Thursday, March 02, 2017

On Old Science Fiction and Fantasy

I have a penchant for old Science Fiction and Fantasy.

I am a fan of the old material: JRR Tolkien, C.S.Lewis, Edgar Rice Burroughs, Robert E. Howard, Andre Norton, with sprinklings of H. Beam Piper and Jerry Pournelle, early C.J. Cherryh and Robert Heinlein.  Essentially, it seems, if it came out before 1990 I might enjoy it.

This may strike you as a little bit odd.  After all, that was really only sort of the beginning of the commercialization of Science Fiction and Fantasy.  Since then, the genre has flourished - and really, it has in terms of authors and volume of works (Really.  Go look at any book store shelf).  How is it then that I have found not all that much to be enthused about and that, more often that not, I turn to an old book or old author rather than a new one?

The reason is subtle - so subtle it did not make itself apparent to me until I actually pondered it a while.

The books that I write about treated the future - or the magical might have been - as something that was a complete unknown - and, as a complete unknown, something that did not have any tinge of the present imposed on it.  They were both products of their time and yet timeless.  Having only the models of societies of the past and the author's imaginations, they were truly flights of fancy, often ending somewhere I could have never predicted.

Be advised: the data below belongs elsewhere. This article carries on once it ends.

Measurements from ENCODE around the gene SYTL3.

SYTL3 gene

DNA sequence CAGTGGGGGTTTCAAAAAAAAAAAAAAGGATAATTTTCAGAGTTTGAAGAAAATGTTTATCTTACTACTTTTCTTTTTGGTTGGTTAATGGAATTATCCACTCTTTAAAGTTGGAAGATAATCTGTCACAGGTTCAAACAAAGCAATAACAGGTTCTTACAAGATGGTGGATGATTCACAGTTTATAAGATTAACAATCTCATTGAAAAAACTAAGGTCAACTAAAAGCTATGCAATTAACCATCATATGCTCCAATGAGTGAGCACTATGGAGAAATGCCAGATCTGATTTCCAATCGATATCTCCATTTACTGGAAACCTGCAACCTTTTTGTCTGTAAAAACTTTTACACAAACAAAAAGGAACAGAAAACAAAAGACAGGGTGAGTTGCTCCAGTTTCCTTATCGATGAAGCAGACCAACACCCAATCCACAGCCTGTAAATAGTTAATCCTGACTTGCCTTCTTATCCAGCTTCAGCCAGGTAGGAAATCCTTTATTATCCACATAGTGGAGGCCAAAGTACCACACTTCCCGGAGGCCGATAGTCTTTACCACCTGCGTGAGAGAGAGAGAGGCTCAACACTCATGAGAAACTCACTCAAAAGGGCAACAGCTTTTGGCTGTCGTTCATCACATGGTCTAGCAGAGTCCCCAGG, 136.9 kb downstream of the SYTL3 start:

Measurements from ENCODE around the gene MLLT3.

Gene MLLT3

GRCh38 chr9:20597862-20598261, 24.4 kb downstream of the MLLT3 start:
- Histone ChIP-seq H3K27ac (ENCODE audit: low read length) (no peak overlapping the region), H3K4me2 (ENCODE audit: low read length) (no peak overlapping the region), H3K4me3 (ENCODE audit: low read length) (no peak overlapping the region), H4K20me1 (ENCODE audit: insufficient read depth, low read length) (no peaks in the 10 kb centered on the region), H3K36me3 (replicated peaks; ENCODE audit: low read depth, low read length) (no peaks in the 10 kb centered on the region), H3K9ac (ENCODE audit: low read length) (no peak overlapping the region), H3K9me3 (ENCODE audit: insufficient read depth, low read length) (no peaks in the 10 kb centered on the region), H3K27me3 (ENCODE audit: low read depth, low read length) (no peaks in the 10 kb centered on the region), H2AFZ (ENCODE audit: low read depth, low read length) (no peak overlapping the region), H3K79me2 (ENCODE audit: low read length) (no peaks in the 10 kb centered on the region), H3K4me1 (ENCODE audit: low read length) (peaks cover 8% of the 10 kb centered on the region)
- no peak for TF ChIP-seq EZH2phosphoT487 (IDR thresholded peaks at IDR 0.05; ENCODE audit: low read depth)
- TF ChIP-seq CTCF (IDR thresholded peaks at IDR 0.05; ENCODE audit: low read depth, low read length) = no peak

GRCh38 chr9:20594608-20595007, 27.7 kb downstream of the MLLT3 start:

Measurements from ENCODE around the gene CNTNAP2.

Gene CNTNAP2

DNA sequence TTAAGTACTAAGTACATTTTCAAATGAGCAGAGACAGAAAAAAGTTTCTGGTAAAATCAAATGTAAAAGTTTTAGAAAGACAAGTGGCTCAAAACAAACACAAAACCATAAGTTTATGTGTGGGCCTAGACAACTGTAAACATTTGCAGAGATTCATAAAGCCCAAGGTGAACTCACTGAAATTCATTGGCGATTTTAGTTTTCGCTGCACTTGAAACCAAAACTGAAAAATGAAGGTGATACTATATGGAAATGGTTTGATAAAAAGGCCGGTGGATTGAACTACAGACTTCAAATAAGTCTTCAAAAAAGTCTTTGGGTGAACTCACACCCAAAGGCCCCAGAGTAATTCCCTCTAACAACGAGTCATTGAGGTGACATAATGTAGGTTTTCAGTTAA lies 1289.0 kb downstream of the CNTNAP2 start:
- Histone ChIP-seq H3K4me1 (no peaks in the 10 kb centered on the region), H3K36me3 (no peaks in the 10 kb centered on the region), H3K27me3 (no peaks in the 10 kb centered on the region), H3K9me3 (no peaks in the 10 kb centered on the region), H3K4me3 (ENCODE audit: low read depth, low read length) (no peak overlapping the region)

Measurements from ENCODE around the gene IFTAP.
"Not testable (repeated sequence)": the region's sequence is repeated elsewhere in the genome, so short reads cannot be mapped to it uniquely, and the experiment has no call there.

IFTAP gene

Much of the writing now is a product of our time.  The violence is more gratuitous, the sex far more blatant, and often the worlds and social systems created really extensions of the ones we live in, at least in spirit - indeed, a product of our times as well.  But if something is really a product of my time and I do not care for my times, why should I spend my time on it?

The novels are, I suppose, grittier and more realistic -but to my mind, the magic of why I read them has disappeared.  I read such things to escape my world for a little while, not to engage in a different version of it.

Am I completely adverse to more modern writers?  Not quite.  Glen Cook's series The Black Company is some of the best writing I have read in many years (although see comments about violence above) and the HALO adaptation books are a secret guilty pleasure.  But I am just as happy to wander my way through used book stores to find a treasure that I have never read before from an author I treasure as I am to take a risk on an author I know nothing about.  At least in my reading for pleasure, the known quantity will always outweigh the unknown.


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